Take a guess: What percentage of US frequencies are controlled by the Federal government (represented by the NTIA), and what percentage is shared with non-Federal  users, who are under FCC jurisdiction? And what’s the remainder, devoted solely to non-Federal users?
My intuition, for what it's worth, was completely wrong. I thought the Fed/non-Fed split was roughly 50/50, with a bit (say 10%) being shared. As I pointed out in my recent post about partitioning Fed and non-Fed allocations, the amount of sharing should be easy enough to establish. It turns out that Peter Tenhula of Shared Spectrum Company has done a lot of work on this , and he pointed me to the FCC’s spectrum dashboard where one can download an XML snapshot of the allocation database (currently the API only covers the range 225-3700 MHz).
The answer? It depends on the frequency range and how one counts , but very roughly 10% is Federal, 40% shared, and 50% non-Federal (i.e. FCC) only.
Here's a picture (click it to enlarge); an Excel file with my analysis is here.
Update, 21 October 2011: Perhaps the flaw didn't lie with my intuition, but with my interpretation of the data. A senior FCC person has pointed out to me that many supposedly "shared" allocations are, to all intents and purposes, controlled by Federal agencies, and non-Federal (i.e. FCC-managed) services are present only on sufferance, if at all (e.g. 220-2290 MHz); or "sharing" only occurs both Federal and non-Federal entities used the same service (e.g. air traffic or maritime radar). So the question still stands, pending further digging: how much sharing (for various values of "sharing") is really going on?
The implications for my partition proposal is that there’s a lot more opportunity – or, seen another way, a lot more work to be done! – in untangling shared frequencies. The jurisdiction problem means that the intensity of use of frequencies shared by the FCC and NTIA is probably very low: since there’s no-one to arbitrate a fight between them, it’s better not to get into a fight in the first place. The best way to avoid conflict is to be over-conservative about protection rules for services sharing a band.
One might argue that the fact of such extensive shared jurisdiction means that partition isn’t necessary; it’s worked so far, so why change it? I’d respond that we haven’t really seen much real sharing, because utilization has been low, and guard bands large. It’s like a kid on rollerblades and a couple of seniors sharing the boardwalk at two o’clock in the morning; there’s so little traffic, they might as well each be there on their own. As everyone starts using radios for everything, we’re heading into an era analogous to the kid and the couple crowding onto the boardwalk along with thousands of others on a sunny Saturday evening.
The extensive sharing of Federal with non-Federal users also points to an incentive for both communities. Untangling use will give the Feds the capacity for bandwidth-intensive new applications like live streaming video, and will give the FCC the authority to optimize sharing between commercial players without “people will die if you do this” trump card always lurking up the NTIA’s sleeve.
 This is sometimes referred to as “commercial use spectrum,” but that’s a misnomer since the non-Federal frequencies managed by the FCC includes public safety uses.
 Peter has compiled an excellent list of sources:
Karl Nebbia, Director, NTIA Office of Spectrum Management, presentation to the Commerce Spectrum Management Advisory Committee (CSMAC), December 9, 2009, available at http://www.ntia.doc.gov/advisory/spectrum/meeting_files/225_3700MHzPresentation.pptx.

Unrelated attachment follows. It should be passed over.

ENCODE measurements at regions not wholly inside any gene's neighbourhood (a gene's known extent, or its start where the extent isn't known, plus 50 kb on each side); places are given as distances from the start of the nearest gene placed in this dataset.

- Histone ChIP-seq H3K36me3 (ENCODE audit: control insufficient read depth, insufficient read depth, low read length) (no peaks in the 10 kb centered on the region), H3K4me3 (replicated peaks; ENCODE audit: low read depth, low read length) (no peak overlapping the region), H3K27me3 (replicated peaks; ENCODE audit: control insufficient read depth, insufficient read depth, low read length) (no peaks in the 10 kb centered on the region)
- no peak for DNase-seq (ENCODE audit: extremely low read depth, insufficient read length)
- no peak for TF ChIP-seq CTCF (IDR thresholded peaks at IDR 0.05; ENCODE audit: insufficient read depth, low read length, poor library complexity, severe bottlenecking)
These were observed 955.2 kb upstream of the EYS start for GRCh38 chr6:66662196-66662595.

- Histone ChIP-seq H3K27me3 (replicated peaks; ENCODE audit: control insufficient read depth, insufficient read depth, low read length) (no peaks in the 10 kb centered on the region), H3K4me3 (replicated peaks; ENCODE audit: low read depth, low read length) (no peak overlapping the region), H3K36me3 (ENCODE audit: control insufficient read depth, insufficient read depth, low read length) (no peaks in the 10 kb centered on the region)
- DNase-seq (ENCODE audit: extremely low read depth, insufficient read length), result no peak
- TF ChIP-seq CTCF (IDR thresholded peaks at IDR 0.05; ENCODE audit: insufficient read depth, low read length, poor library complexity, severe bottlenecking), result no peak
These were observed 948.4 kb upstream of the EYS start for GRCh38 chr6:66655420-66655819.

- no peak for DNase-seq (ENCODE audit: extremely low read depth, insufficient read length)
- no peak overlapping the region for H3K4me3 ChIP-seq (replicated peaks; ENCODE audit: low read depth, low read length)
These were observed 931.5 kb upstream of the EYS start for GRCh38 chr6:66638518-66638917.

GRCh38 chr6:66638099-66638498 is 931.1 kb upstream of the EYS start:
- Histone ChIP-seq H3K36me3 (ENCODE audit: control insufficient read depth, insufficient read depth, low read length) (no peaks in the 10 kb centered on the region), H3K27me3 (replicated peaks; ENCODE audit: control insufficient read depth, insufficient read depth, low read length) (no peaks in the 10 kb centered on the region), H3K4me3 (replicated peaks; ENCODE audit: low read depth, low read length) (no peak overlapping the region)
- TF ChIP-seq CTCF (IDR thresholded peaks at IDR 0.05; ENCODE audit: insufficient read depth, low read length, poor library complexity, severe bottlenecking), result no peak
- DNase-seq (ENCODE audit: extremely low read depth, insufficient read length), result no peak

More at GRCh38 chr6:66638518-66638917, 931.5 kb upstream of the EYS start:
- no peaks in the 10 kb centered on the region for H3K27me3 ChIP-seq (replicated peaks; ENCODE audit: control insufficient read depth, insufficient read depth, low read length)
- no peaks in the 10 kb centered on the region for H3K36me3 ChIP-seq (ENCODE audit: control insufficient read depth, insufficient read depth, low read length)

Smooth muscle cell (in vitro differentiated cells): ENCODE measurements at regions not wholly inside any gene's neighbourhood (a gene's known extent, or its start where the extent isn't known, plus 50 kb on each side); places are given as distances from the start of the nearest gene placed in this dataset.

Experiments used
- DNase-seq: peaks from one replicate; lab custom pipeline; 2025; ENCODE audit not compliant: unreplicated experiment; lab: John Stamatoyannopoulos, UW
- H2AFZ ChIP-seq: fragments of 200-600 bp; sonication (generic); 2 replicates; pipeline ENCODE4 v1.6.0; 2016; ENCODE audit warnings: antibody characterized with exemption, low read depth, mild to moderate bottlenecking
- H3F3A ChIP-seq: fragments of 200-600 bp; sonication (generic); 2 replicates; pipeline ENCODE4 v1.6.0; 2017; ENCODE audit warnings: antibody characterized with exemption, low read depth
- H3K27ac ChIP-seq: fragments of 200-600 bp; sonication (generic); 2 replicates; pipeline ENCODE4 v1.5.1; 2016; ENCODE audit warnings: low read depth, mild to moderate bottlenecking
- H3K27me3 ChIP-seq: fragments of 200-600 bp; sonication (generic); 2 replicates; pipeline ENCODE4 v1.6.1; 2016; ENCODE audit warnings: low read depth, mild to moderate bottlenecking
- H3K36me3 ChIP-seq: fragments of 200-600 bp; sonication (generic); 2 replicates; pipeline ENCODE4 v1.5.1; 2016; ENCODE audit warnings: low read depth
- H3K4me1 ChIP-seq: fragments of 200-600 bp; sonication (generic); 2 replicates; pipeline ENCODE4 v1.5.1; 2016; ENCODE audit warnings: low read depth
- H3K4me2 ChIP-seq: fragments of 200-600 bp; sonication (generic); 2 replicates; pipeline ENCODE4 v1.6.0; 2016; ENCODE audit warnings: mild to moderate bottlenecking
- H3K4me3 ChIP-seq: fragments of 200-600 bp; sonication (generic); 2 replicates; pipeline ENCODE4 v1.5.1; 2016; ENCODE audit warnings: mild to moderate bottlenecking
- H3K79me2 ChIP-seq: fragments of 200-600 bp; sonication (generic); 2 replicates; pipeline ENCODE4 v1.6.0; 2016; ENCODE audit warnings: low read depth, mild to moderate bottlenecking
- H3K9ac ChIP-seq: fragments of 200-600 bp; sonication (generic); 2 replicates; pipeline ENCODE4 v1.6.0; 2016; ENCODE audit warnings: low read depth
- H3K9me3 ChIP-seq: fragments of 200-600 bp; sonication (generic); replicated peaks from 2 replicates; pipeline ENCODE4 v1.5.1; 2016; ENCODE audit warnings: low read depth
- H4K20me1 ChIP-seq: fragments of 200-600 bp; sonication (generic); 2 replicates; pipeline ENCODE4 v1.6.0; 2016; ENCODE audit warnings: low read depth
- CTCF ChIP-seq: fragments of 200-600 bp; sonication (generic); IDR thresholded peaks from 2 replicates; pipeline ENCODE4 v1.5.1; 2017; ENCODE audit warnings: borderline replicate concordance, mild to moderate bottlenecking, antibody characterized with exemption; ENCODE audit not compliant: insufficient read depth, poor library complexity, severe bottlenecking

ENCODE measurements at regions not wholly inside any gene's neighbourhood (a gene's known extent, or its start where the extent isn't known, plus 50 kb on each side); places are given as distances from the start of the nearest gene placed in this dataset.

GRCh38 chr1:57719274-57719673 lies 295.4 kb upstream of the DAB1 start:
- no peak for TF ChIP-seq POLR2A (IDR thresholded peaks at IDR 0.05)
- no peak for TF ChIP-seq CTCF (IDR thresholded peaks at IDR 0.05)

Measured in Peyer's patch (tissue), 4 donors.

Lawrence E. Strickling, Assistant Secretary of Commerce for Communications and Information, keynote speech delivered at the 11th Annual International Symposium on Advanced Radio Technologies (ISART), Boulder, Colorado, July 28, 2010, available at http://www.ntia.doc.gov/presentations/2010/ISARTkeynote_07292010.html.
Spectrum Policy for the 21st Century – The President’s Spectrum Policy Initiative: Report 1 Recommendations of the Federal Government Spectrum Task Force and Spectrum Policy for the 21st Century, National Telecommunications and Information Administration, U.S. Department of Commerce (June 2004), available at http://www.ntia.doc.gov/reports/specpolini/presspecpolini_report1_06242004.htm#_Toc74447274.
Press Release: U.S. Department of Commerce Takes Major Step Towards Unleashing the Wireless Broadband Revolution, available at http://www.ntia.doc.gov/press/2010/SpectrumReports_11152010.html.
Factsheet, available at http://www.ntia.doc.gov/reports/2010/SpectrumFactSheet_11152010.pdf
P.C. Roosa, Jr., Basic Elements of Spectrum Management: How the Spectrum is Shared, August 1992, available at http://www.ntia.doc.gov/osmhome/roosa5.html.
 A hertz isn’t a hertz isn’t a hertz; lower frequencies are usually valued more highly, since they offer better propagation and thus coverage. Further, 500 MHz covers pretty much the entire UHF TV band of 300-700 MHz, whereas it’s only a fraction of the 60 GHz band (57-64 GHz, i.e. 7,000 MHz) that’s about to be opened up for multi-gigabit wireless systems. It might thus make sense to weight a hertz at low frequencies more highly than one at high frequencies. I use a "frequency-adjusted bandwidth" of bandwidth divided by center frequency, as used in the 2005 Ofcom Spectrum Framework Review (PDF), "a 1MHz allocation at 100MHz is given equal weighting to a 10MHz allocation at 1GHz". I multiply the ratio by 1,000 for ease of interpretation, so that 1 MHz at 1 GHz counts at 1, not 0.001. For frequencies lower than 1 GHz, a MHz is "counts for more," and “counts for less" above 1 GHz. So for example, 10 MHz at 500 MHz counts for 20 = 1000*10/500, whereas at 5 GHz it counts for only 2 = 1000*10/5000. This is equivalent to plotting the bands on a logarithmic scale, as is done in the allocation chart.